Finally, Stott and colleagues found a correlation between melting Antarctic sea ice and
increased springtime solar radiation over Antarctica, suggesting this might be the
As the sun pumped in heat, the warming accelerated because of sea-ice albedo feedbacks,
in which retreating ice exposes ocean water that reflects less light and absorbs more
heat, much like a dark T-shirt on a hot day.
In addition, the authors model showed how changed ocean conditions may have been
responsible for the release of CO2 from the ocean into the atmosphere, also accelerating
The link between the sun and ice age cycles is not new. The theory of Milankovitch
cycles states that periodic changes in Earths orbit cause increased summertime sun
radiation in the northern hemisphere, which controls ice size.
However, this study suggests that the pace-keeper of ice sheet growth and retreat lies
in the southern hemispheres spring rather than the northern hemispheres summer.
The conclusions also underscore the importance of regional climate dynamics, Stott said.
Here is an example of how a regional climate response translated into a global climate
change, he explained.
Stott and colleagues arrived at their results by studying a unique sediment core from
the western Pacific composed of fossilized surface-dwelling (planktonic) and
bottom-dwelling (benthic) organisms.
These organisms foraminifera incorporate different isotopes of oxygen from ocean water
into their calcite shells, depending on the temperature. By measuring the change in
these isotopes in shells of different ages, it is possible to reconstruct how the deep
and surface ocean temperatures changed through time.
If CO2 caused the warming, one would expect surface temperatures to increase before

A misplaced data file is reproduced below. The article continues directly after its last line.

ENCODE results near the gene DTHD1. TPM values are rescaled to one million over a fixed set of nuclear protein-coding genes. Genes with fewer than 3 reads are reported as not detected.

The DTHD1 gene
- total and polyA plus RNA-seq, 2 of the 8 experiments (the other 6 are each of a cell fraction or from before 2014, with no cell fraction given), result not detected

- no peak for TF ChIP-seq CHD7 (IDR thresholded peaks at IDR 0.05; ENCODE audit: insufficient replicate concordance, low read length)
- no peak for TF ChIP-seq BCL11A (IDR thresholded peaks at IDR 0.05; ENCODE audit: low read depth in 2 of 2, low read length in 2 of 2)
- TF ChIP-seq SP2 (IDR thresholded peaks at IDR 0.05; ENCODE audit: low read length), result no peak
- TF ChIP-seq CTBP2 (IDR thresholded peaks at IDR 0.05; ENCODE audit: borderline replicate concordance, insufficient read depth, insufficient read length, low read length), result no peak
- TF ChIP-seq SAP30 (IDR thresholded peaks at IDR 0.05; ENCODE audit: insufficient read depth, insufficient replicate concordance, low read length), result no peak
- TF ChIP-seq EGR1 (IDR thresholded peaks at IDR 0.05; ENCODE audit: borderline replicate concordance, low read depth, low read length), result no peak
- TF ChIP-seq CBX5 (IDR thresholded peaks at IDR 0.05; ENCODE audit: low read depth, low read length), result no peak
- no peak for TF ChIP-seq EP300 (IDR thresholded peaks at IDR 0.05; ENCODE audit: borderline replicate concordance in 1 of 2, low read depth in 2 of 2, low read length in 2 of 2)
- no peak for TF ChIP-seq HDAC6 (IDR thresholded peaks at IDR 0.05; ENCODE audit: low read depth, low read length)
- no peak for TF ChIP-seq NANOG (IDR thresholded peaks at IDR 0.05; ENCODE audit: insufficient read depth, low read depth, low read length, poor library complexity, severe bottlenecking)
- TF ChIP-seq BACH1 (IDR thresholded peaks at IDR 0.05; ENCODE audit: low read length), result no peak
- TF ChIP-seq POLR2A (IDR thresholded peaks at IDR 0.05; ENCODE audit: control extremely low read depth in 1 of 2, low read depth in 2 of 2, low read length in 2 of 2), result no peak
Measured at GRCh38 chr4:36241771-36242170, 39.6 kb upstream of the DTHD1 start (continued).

deep-sea temperatures, since the heat slowly would spread from top to bottom. Instead,
carbon-dating showed that the water used by the bottom-dwelling organisms began warming
about 1,300 years before the water used by surface-dwelling ones, suggesting that the
warming spread bottom-up instead.
The climate dynamic is much more complex than simply saying that CO2 rises and the
temperature warms, Stott said. The complexities have to be understood in order to
appreciate how the climate system has changed in the past and how it will change in the
Stotts collaborators were Axel Timmermann of the University of Hawaii and Robert Thunell
of the University of South Carolina. Stott was supported by the National Science
Foundation and Timmerman by the International Pacific Research Center.
Stott is an expert in paleoclimatology and was a reviewer for the Intergovernmental
Panel on Climate Change. He also recently co-authored a paper in Geophysical Research
Letters tracing a 900-year history of monsoon variability in India.
The study, which analyzed isotopes in cave stalagmites, found correlations between
recorded famines and monsoon failures, and found that some past monsoon failures appear
to have lasted much longer than those that occurred during recorded history. The ongoing
research is aimed at shedding light on the monsoons poorly understood but vital role in
Sciences press release
Warming >From High to Low:
Analysis of a new sea-sediment core in the Pacific suggests that the warming that
followed the last glacial period began in the high latitudes of the Southern Hemisphere
before sweeping into the tropics. The findings could help sort out the sequence of
climate changes underlying the dramatic switch that turned an ice age into today's
interglacial climate, say Lowell Stott and colleagues. Carbon-14 dating of organic
material in the core suggests that deep tropical waters in the western Pacific warmed up
by about 2 degrees Celsius between 19,000 and 17,000 years ago, 1,500 years earlier than
comparable warming in the tropical surface waters and 1,000 years before atmospheric
carbon dioxide began to rise. The source of the tropical deep heat may have been an even
earlier heat wave in surface waters closer to the South Pole, warmed by an increase in
solar radiation at the hemisphere's higher latitudes.
ARTICLE #23: "Southern Hemisphere and Deep Sea Warming Led Deglacial Atmospheric CO2
Rise and Tropical Warming," by L. Stott at University of Southern California in Los
Angeles, CA; A. Timmermann at University of Hawaii in Honolulu, HI; R. Thunell at
University of South Carolina in Columbia, SC.
CONTACT: Lowell Stott at +1-213-740-5120 (phone), or stottatXYZxyz.edu (email)
Ananyo Bhattacharya PhD
Acting Deputy Editor, Chemistry World
Tel: +44 (0)1223 432 184
Mob: +44 (0)7766 257 642
Fax: +44 (0)1223 426 017
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University of East Anglia